Alfred was serious about celebrating: As par of his declaration, he made working during this period illegal. He followed his own rules, and at great cost. In 878, he refused to go to war during the twelve days of Christmas. His failure to do so is said to have caused England to lose the Battle of Chippenham to the Danes.
Christmas arrived in Germany in 813, via the Synod of Mainz, and was brought to Norway in the mid-900s by King Hakon the Good. By the end of the ninth century, Christmas was observed all over Europe with trees, lights, gifts, and feasts. The items that had held significance for the old religions were either tossed aside or altered to fit within a Christian context. Over the centuries, the holiday was increasingly reformed to contain fewer of the old pagan elements.
While Christmas today is thought of as a time of joy and peace, Christmas is medieval England after 1066 instead achieved heights of extravagance and rowdiness. Celebrating the season for the full twelve days was no problem: People would attend church in masks and costumes as on Halloween, and churchgoers would sing off-color songs and even roll dice on the alter.
Christmas during this period was a time for some good-natured ribbing of the church’s solemnity. A touch of comedy was added to the sermons, which were so serious during the rest of the year. The festivities weren’t entirely irreverent, however; There was also devout caroling and Nativity plays, although in the latter Herod was often portrayed in a comic vein.
The king and court has a grand time trying to outdo each other with outrageous abundance. Henry III had 600 oxen killed and prepared for a single feast – and that was just the main course. Merchants and other higher ups paid their respects to thee king by giving him gifts and cash, and there were guidelines for gift giving based on one’s social position. Henry once closed merchants until they paid their proper dues, although in 1248 he seemed to regain a bit of his Christmas spirit when he established a custom of giving food to the needy for the holidays.
Gambling was also a big part of the festivities around the court; stories of royalty using loaded dice to insure against losing seem to capture the spirit of the age. Buy royal excess at Christmas surely reached its height in 1377. In that year, Richard II has a Christmas feast for more than 10,000 people. Records don’t indicate whether the 2,000 employed at the feast enjoyed the holiday.
The fourteenth century also saw the beginning of widespread caroling. Carols had been used in Roman churches as early as the second century, but they came to England much later, by way of France. In the Middle-Ages, they were used in conjunction with Nativity plays to convey the Christmas story to those who could not read. By the 1500s the mummers, a traveling band of costumed carousers somewhat like street actors, were out and about.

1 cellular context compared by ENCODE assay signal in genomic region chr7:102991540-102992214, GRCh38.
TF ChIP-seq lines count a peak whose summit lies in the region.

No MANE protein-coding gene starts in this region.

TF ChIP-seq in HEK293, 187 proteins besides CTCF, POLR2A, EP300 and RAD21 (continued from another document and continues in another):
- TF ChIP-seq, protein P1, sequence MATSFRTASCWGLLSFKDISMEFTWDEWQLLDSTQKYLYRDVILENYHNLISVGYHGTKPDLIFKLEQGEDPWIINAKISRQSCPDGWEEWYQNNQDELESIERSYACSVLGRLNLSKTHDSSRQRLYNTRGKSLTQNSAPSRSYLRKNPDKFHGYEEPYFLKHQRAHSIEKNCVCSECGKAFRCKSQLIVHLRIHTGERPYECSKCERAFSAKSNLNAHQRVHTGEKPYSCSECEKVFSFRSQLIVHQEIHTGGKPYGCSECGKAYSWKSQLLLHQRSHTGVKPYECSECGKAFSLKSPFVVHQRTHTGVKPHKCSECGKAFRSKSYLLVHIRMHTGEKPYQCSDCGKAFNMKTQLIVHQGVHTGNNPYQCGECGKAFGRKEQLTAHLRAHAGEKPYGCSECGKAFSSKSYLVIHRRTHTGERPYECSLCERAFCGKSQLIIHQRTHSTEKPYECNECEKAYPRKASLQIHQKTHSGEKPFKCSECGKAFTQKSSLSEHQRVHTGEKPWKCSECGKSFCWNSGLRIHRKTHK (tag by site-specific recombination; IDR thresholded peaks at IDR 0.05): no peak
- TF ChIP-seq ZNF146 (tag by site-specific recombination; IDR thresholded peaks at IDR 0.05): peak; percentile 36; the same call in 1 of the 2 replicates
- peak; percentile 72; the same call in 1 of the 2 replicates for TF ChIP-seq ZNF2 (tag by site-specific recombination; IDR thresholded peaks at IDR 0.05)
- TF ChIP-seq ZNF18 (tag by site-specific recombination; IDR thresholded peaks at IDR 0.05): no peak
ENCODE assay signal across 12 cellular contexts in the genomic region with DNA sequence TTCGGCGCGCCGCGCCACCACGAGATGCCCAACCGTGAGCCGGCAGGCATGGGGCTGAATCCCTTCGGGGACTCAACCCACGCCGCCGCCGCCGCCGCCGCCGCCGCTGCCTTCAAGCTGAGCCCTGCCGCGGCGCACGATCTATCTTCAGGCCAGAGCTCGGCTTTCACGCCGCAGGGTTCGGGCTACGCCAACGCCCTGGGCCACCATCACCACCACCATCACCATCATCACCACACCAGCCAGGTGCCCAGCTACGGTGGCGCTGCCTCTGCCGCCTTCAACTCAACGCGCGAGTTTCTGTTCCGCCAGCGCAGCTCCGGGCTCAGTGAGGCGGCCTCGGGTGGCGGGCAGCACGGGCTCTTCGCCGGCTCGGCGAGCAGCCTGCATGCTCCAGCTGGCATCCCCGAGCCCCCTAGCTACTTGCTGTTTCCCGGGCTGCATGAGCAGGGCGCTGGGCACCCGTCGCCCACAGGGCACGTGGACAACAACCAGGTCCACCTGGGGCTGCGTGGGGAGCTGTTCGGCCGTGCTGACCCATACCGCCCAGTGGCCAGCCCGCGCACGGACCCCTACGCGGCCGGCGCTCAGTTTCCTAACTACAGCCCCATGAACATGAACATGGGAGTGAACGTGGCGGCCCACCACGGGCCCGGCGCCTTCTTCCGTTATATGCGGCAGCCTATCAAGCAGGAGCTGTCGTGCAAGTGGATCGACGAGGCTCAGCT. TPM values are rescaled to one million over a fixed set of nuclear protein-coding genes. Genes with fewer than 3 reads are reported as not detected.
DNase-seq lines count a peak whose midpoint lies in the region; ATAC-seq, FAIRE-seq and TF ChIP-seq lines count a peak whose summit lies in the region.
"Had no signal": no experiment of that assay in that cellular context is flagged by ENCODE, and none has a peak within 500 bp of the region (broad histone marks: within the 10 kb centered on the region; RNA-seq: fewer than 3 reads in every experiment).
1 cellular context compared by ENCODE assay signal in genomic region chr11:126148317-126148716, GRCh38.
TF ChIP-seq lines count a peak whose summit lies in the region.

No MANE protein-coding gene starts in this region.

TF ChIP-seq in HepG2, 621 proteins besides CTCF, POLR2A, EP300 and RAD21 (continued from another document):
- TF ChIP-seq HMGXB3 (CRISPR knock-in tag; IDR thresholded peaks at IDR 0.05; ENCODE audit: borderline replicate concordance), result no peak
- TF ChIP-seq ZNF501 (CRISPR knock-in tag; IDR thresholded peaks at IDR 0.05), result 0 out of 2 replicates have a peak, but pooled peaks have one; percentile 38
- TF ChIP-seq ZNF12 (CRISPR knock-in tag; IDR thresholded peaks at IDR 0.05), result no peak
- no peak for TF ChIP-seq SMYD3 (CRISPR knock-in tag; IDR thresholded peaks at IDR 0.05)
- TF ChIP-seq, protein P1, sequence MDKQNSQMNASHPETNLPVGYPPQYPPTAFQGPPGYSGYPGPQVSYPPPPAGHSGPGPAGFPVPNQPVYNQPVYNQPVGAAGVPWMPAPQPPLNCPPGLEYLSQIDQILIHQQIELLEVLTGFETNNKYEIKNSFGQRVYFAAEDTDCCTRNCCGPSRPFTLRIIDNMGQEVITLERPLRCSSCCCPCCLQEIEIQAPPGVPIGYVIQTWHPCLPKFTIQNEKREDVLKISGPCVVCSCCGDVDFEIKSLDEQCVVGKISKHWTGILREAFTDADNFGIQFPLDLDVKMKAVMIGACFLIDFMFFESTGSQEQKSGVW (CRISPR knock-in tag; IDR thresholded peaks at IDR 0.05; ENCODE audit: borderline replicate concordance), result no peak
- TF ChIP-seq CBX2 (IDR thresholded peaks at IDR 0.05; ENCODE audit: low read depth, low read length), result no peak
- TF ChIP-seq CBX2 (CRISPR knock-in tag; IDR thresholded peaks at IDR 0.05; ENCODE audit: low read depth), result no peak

In 1533, Henry VIII made himself the Supreme Head of the Church of England, taking on the power of regulating religious holidays, including Christmas. He then proceeded to rival Henry III in yuletide extravagance.
Under his rule, Christmas became a very big deal indeed, both socially and ecclesiastically, and Christmas celebrations were filled with dancing, plays, general carousing, and of course, food. This tradition was carried on by his daughter, Elizabeth I, and upon the accession of James I in 1603, by the Stuarts.
(Jeffrey, Yvonne, “Everything Family Christmas Book”)
There are some who believe that King Arthur celebrated the first English Christmas in 521 with his Knights of the Round Table, without the input of either Augustine or Gregory. Given the legends surrounding King Arthur, however, this remains the territory or myth, rather than fact.
Fortunately, for historians and carol lovers alike, a young man named Richard Hill kept a written record of, among other things, the popular English carols of the time. Spanning the years 1500-1536, Hill’s diary was extremely valuable in helping to keep alive such secular songs as “The Boar’s Head Carol.” The song lyrics are below.
The boar’s head in hand bring I, (Or: The boar’s head in hand bear I,)
Bedeck’d with bays and rosemary.
And I pray you, my masters, be merry (Or: And I pray you, my masters, merry be)
Quot estis in convivio (Translation: As many as are in the feast)
Caput apri defero (Translation: The boar’s head I offer)
Reddens laudes Domino (Translation: Giving praises to the Lord)
The boar’s head, as I understand,
Is the rarest dish in all this land,
Which thus bedeck’d with a gay garland
Let us servire cantico. (Translation: Let us serve with a song)
Our steward hath provided this
In honor of the King of Bliss;
Which on this day to be served is
In Reginesi atrio. (Translation: In the hall of Queen’s [College, Oxford])